When you first come up with an idea for your business, it’s so easy to rush headlong into setting up your business, product, or service. However, when you rush into an idea, you miss one of the most important steps in the business process: Validating your idea.
Not all business ideas will be good ideas so it’s important that you validate the idea so you can assure that you’ll have the best chance of success.
So, how do you go about validating your idea? I’m glad you asked.
Validating Your Business Idea – Google Search
One of the most important steps to take is to search for your business idea in Google Search. As the largest search engine in the world, you’ll have a good idea of who else might be offering a similar solution and how you can distinguish yourself.
If you do find someone else who is offering a similar service or product to you, don’t despair. The other person has done the majority of the work for you, and all that’s left for you to do is to reverse-engineer their strategy. This will be easier than if you needed to create a brand new service or product.
You’ll want to take notice of the details of their offer. If you are offering a service, you’ll want to identify the unique elements of your competitor’s service. What makes them different from you?
- Is it a difference in your demographic?
- Is it a difference in their service?
- Is there a difference in their messaging?
You’ll also want to take note in your Google Searches of the related terms at the bottom of the page. These related terms will help you to understand how your competitors are talking about their service, as well as how your potential customers may be searching for it.
This is important because how you (as a business owner or product developer) search for your business or service can be fundamentally different from how your customers will look for it.
Validating Your Business Idea – Google Trends
Google Trends is an amazing tool for understanding how search terms are evolving. Google Trends aggregates data from Google Searches and gives you insights into seasonality of search trends and whether overall interest in a topic is increasing or decreasing over time.
Google Trends gives you the data about interest on an absolute scale of 0-100. Let me illustrate this with an example of what this means.
Every year, the Grammy Awards occur. For the week of the Grammy’s, interest in the keyword goes from very little to extreme interest (on the scale it usually goes from somewhere between 0-10 all of the way up to 100).
Here, you’ll want to take some of the keyword observations about your business or industry and start adding these terms into Google Trends. You’ll also want to note whether you are searching the keyword as a search term or as a business/brand/entity. This can impact your results.
After doing this part of the exercise, you’ll have a better understanding of how seasonality may affect your business and whether the overall interest in your service is increasing or decreasing. If it is decreasing, it’s not necessarily a reason not to pursue your topic, but it will make your job harder.
Validating Your Business Idea – Industry Publications and News
The next area to check are industry publications and news articles. There are two things that you’ll want to look for in these sources. The first thing you’ll want to look for is references to other companies who are providing the same service as you. You will want to understand what those publications celebrate or criticize about your competitors. There is no need to repeat the same mistakes, and you can save time on identifying what’s worked.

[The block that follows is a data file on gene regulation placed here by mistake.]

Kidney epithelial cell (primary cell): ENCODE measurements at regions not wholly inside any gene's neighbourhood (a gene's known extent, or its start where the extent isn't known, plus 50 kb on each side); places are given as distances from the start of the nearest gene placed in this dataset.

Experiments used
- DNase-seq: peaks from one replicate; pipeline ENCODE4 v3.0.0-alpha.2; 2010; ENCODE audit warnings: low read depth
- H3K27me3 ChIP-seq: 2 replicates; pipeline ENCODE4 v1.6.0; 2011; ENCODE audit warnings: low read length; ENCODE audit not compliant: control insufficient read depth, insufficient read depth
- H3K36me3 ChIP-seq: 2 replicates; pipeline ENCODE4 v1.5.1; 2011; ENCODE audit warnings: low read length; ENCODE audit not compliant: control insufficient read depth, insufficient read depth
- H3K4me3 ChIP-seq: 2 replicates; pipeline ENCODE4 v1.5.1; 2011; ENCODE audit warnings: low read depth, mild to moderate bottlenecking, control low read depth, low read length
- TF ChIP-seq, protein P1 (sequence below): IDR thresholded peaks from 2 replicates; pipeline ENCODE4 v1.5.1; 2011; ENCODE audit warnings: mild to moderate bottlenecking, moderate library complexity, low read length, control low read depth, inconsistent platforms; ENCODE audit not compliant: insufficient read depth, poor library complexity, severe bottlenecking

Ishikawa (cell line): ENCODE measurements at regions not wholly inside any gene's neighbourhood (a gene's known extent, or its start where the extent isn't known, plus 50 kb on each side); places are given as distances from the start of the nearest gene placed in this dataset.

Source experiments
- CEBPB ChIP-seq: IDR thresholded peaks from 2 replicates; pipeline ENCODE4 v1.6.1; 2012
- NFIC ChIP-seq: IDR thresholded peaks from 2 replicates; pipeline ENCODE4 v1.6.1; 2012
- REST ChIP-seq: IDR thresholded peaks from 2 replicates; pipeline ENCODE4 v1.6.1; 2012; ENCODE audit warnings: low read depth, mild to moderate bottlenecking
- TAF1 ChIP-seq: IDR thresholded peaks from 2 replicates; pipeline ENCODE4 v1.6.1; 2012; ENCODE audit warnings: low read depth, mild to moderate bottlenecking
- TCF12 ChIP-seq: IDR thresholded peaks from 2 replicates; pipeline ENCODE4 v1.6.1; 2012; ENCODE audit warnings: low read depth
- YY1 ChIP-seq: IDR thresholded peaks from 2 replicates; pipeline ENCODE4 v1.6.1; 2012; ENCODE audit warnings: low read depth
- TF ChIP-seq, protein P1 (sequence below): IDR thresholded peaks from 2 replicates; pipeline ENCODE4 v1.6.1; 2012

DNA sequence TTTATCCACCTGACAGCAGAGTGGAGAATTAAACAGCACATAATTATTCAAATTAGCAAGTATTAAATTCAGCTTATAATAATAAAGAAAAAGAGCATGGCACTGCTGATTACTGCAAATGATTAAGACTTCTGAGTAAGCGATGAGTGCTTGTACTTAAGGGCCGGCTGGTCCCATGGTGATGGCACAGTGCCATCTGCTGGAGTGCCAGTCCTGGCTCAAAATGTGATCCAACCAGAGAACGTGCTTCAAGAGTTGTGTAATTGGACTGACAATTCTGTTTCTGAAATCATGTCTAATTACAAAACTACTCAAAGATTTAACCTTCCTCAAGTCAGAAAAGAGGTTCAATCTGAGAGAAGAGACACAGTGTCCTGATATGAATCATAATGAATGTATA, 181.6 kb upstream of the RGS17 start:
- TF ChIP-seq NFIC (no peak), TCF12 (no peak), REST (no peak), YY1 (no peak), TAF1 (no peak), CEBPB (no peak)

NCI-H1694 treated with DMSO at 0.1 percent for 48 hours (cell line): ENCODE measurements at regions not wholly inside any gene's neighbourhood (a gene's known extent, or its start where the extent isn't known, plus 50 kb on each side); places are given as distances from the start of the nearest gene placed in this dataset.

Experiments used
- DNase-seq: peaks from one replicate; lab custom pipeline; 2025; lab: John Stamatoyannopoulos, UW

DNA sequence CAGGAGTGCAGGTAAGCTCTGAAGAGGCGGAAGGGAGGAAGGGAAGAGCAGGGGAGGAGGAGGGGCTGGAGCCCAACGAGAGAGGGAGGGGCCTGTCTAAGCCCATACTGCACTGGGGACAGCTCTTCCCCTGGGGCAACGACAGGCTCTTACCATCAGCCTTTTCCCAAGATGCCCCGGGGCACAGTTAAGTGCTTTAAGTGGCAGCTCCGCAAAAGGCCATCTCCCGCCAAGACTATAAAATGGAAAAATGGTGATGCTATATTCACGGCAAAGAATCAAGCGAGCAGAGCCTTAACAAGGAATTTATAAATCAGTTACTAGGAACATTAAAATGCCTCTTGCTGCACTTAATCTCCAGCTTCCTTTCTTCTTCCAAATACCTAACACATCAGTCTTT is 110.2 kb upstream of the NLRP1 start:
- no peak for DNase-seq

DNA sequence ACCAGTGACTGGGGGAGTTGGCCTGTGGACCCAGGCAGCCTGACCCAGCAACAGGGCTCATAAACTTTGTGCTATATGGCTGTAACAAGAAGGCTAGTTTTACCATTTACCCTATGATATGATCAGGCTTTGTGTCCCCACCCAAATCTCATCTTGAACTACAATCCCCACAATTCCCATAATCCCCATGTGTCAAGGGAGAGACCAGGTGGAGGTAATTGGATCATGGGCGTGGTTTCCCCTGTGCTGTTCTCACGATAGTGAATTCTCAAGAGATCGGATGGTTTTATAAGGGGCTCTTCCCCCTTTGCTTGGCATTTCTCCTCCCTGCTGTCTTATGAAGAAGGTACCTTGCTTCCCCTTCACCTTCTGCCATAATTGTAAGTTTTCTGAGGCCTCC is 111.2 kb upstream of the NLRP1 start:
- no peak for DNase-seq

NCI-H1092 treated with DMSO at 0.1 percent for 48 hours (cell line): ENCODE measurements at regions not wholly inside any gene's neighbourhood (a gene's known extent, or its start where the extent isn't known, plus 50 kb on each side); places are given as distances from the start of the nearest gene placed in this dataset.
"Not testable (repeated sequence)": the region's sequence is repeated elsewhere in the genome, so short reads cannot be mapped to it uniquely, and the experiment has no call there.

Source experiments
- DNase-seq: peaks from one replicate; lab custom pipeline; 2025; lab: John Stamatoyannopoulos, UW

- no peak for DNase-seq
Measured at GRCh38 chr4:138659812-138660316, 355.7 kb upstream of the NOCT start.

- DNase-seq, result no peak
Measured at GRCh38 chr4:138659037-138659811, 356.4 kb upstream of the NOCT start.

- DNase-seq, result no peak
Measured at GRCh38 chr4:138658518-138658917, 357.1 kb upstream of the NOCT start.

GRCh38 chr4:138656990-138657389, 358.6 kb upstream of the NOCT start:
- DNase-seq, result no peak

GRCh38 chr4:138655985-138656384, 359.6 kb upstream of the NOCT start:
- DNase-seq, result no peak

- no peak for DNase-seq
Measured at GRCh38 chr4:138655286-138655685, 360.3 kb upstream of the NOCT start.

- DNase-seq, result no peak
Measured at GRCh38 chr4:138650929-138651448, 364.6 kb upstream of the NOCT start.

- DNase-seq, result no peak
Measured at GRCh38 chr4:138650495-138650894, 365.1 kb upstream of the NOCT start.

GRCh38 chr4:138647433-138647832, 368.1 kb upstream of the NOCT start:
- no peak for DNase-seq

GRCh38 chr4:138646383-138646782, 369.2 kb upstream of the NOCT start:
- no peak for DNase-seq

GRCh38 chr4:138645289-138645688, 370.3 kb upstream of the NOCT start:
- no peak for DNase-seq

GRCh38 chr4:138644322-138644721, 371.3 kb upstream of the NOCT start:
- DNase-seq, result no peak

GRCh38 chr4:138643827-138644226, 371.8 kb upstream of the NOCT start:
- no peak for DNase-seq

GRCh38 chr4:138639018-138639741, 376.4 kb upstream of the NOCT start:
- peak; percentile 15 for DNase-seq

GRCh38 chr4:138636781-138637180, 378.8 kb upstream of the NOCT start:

The next area you’ll want to look in industry publications is for gaps in your competitors services. What do you here news articles mention as something they don’t do, or something that they don’t do well? This would be something you would want to note for further research.
Validating Your Business Idea -Social Media
After you’ve checked industry publications, you’ll next want to research social media. First, start by checking your competitors profiles. What types of content do they post? What do they push as benefits of their products/services? What other brands do they interact with? Again, you can save a lot of time by deconstructing their strategy.
Second, you’ll want to research what your competitors audience. How do they talk about the competitors service? Are they raving fans? If so, what can you learn about what makes them raving fans. Is it the service, is it an aspect of the product, is it their customer service, or something else? You’ll also want to understand what your competitors audience doesn’t like about them. This will give your information that you can use to shape your own product or service.
Lastly, you’ll also want to research and monitor your competitors (as well as industry) hashtags. This will help you understand what content is posted on social and what gets the most audience engagement.
Validating Your Business Idea -Ask Your Friends
The last way you’ll want to validate your business idea is to talk to your friends. Speak about what your industry needs, how your idea fills a gap, and what makes you different (bonus if you have friends in the industry you are looking to start a business in). Ask them if there are any holes in your thinking, or if there are things you are overlooking. By doing this, you’ll have a better idea of how to make your idea resilient.
Additionally, you can ask co-workers or people in online forums and communities if your friends are not particularly business minded or not in the right industry. This is a good way around getting the same feedback.
By taking the time to validate your business idea, it can make you more successful when you launch your business. Additionally, you’ll be farther ahead as you’ll know what’s working and what isn’t working for your competitors.
How did you validate your business idea? What made your idea a success? Let me know in the comments below!